It started with a vacant lot; an unloved, mostly ignored, plastic-bag-and-broken-bottle-strewn patch of city. I, and am sure many others in my neighbourhood, passed by it every day. Sometimes I’d grumble about its sorry state but usually I would just ignore it. At some point, I knew, given Toronto’s current real estate frenzy, this corner would be developed, its barren ground again serving an essential function. With earphones in and a whole other three corners to survey during my commute, I could wait a while for this gap in the urban fabric to be filled.
You may know that IBM is committed to creating solutions that help cities all over the world get smarter, in order to make life in those cities better. That’s why IBM and Ogilvy joined forces to spark positive change with the “People for Smarter Cities” project, that unites city leaders and forward-thinking citizens. To spread the word, Ogilvy created outdoor advertising with a purpose: a bench, a shelter and a ramp that are not only designed to be beautiful, but to be useful to city dwellers as well. Watch the interaction unfold.
Sidewalks figure centrally in our experience and conception of a city. Jane Jacobs began her influential Death and Life of Great American Cities with a look at sidewalks. My work this summer has taken me to all corners of the city of Toronto, and in so doing has shown me the many forms sidewalks can take.
When we think of urban sidewalks, something like this tends to spring to mind…
On Jun. 12, 2015, the city of Victoria introduced a parklet pilot project in its downtown core. Billed as an “urban oasis,” the temporary public space spans the length of two parallel parking stalls, offering pedestrians a barrier-free space to enjoy downtown life. Continue reading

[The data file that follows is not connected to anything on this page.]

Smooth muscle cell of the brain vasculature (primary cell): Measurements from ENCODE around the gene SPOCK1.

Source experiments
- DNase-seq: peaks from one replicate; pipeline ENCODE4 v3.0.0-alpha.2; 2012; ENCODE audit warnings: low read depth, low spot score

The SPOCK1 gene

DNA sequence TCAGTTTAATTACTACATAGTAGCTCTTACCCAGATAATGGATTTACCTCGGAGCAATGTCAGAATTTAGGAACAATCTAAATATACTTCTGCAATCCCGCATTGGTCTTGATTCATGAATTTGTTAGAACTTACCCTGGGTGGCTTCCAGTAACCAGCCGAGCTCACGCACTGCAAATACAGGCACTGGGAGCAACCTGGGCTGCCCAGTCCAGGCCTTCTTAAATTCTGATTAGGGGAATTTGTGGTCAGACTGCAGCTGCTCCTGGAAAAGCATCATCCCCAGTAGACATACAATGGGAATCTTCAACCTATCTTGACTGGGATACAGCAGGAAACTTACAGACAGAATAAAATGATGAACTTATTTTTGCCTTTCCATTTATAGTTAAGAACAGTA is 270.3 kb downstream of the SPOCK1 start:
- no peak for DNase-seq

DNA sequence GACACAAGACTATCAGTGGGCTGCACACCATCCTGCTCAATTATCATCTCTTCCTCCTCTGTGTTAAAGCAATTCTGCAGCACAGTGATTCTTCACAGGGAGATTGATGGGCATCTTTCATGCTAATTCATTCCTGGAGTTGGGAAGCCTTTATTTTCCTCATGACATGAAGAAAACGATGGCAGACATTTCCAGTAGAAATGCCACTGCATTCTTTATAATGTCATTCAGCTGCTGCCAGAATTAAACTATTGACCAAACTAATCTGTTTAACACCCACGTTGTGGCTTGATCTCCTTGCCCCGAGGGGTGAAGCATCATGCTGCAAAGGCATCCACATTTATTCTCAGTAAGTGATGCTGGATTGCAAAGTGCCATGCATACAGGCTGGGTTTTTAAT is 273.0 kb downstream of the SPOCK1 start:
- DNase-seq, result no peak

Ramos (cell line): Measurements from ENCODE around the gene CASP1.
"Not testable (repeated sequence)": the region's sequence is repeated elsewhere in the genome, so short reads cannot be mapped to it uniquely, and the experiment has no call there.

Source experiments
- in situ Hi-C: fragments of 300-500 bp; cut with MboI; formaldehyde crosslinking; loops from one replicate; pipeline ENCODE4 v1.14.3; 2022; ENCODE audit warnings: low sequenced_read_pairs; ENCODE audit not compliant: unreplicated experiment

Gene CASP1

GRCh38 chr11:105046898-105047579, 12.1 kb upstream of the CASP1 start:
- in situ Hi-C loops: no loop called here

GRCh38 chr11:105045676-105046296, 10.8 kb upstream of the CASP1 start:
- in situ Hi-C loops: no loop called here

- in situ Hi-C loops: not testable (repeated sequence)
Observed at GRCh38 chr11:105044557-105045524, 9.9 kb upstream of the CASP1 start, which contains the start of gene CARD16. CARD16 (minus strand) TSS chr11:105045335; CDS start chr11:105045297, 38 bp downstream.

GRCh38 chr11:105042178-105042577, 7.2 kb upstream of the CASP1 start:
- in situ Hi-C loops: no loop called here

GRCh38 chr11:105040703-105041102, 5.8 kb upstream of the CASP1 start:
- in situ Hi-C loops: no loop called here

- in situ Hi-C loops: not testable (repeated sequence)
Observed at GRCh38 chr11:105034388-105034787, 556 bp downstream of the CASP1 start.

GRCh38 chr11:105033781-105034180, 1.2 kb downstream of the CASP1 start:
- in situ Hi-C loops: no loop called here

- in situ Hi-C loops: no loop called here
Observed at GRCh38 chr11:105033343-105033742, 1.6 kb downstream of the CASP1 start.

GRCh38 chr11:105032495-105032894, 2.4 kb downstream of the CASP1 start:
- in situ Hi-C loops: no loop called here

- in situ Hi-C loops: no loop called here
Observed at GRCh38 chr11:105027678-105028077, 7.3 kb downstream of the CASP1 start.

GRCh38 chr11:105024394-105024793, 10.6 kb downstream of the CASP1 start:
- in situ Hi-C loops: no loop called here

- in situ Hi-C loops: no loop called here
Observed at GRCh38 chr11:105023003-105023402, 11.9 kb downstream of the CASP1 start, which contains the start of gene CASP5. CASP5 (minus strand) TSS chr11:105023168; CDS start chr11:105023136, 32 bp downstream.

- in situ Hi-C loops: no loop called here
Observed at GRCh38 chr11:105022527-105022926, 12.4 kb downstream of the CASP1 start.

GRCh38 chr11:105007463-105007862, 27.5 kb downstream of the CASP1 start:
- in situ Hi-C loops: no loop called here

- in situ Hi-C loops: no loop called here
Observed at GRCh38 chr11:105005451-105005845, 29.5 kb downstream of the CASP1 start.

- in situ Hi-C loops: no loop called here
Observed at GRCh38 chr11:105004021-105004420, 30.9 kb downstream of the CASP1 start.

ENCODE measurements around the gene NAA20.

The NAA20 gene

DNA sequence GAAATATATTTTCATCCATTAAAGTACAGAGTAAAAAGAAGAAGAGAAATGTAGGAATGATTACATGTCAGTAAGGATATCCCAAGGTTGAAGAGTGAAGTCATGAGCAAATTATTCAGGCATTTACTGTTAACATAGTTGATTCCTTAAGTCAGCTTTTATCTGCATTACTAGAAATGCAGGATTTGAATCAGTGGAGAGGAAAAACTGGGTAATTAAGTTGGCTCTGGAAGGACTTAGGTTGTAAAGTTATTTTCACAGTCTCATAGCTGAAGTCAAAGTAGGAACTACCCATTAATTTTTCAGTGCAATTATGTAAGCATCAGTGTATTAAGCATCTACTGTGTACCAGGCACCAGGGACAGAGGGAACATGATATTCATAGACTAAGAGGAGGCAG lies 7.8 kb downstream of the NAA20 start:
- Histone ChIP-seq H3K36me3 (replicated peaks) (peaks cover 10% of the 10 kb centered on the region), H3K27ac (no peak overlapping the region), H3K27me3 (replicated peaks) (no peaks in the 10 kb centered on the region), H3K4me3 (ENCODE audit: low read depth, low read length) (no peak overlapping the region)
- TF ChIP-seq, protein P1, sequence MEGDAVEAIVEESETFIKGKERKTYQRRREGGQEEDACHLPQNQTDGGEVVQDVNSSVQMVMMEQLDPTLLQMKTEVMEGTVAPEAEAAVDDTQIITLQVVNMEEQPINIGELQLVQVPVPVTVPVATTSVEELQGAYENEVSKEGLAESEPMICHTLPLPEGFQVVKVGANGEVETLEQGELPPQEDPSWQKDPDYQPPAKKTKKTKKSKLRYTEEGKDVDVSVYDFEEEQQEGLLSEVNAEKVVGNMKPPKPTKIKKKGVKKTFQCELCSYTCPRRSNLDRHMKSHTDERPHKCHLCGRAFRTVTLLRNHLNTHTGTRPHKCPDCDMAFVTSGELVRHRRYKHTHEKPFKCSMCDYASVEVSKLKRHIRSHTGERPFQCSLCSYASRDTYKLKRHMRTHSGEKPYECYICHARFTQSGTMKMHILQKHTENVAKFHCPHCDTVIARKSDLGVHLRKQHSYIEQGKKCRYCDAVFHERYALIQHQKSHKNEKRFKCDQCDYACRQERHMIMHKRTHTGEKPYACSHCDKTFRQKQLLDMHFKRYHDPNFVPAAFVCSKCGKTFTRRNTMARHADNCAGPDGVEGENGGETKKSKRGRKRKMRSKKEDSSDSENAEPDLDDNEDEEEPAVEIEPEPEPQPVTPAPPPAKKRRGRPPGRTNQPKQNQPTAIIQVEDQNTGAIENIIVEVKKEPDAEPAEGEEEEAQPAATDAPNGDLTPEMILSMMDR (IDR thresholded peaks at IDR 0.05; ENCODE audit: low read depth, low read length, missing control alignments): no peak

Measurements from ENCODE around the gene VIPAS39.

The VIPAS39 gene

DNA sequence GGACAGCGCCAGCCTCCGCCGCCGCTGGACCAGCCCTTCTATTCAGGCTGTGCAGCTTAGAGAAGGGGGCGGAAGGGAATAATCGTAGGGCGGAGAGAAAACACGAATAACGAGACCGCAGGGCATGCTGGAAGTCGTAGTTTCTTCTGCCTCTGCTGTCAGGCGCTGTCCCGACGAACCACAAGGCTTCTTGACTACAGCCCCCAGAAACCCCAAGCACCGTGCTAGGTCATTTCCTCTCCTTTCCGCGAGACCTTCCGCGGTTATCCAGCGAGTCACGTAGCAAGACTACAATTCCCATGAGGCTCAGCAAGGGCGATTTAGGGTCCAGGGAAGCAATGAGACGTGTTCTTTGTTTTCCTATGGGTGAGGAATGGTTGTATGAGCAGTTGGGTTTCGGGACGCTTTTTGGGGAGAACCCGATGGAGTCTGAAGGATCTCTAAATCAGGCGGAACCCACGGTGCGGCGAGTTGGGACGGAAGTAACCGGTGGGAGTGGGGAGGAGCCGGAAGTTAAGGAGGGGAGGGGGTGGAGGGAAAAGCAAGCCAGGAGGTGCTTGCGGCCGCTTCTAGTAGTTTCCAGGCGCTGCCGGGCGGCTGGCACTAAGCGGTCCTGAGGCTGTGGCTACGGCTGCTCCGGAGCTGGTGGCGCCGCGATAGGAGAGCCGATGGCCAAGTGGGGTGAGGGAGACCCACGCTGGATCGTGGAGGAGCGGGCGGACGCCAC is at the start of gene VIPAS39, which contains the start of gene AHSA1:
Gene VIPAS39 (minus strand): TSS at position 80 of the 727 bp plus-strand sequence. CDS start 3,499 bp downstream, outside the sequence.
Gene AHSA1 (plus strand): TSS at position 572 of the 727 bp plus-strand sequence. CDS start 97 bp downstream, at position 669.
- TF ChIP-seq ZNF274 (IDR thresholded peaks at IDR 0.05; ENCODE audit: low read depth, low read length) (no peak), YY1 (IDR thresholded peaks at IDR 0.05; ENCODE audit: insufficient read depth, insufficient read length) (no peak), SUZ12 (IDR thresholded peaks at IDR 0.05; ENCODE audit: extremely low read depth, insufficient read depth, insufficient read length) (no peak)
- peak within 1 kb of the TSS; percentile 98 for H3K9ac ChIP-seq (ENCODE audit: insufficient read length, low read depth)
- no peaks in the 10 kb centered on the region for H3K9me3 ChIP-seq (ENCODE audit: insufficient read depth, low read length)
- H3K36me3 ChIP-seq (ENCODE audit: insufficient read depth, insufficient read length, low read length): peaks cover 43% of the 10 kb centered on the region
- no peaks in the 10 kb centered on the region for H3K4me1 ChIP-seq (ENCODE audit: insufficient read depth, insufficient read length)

When I moved to Toronto from Winnipeg in 2013, I was immediately fascinated with the city’s invigorated spirit, so much so that I limited my apartment search to the downtown core. I found a small bachelor apartment on Church Street, situated in the busy Church/Wellesley Village. One day while walking home from the subway station, I stumbled upon a series of parks linking Dundonald and Charles Streets, called the Dundonald Parkette. This stretch of greenery is a multifunctional urban intervention, offering space for outdoor activities. Whether a user is simply passing through, or passively taking it all in from the comfort of a park bench, the parkette offers a varied set of opportunities.
Urban dwellers are discovering that no backyard or plot of land is too small to grow their own food. Combining the local and organic food movements with DIY, urban farming is on the rise. Continue reading
Here’s our weekly review rounding up the best stories and ideas in public space from cities around the world. This week we bring you the campaign to make iconic Parisian plaza’s pedestrian friendly, designing cities for millennials and New York’s best street murals of 2015 (so far).
Against a backdrop of austerity measures and top-down planning interventions, “El Campo de Cebada” – The Barley Field, is an allusion to its former use in the 19th century – in the heart of Madrid’s La Latina neighbourhood illustrates the possibilities of upscaled participative citizenship. Formerly home to a sporting facility in 2009, the 5,500 square metre site was slated to transform into to a private market. However, a hostile atmosphere, coupled with a lack of political foresight, conspired to make the site economically unviable. And so it sat, desolate and fenced in, a veritable scar on the neighbourhood. Continue reading
On the first weekend of May, Toronto played host to the Jane’s Walk Festival, a three day bipedal celebration of urban space, as understood by those who live it. With over 180 walks held, the city was dotted with mobile crowds that consistently attracted the curiosity of onlookers – and even led to some new participants. Continue reading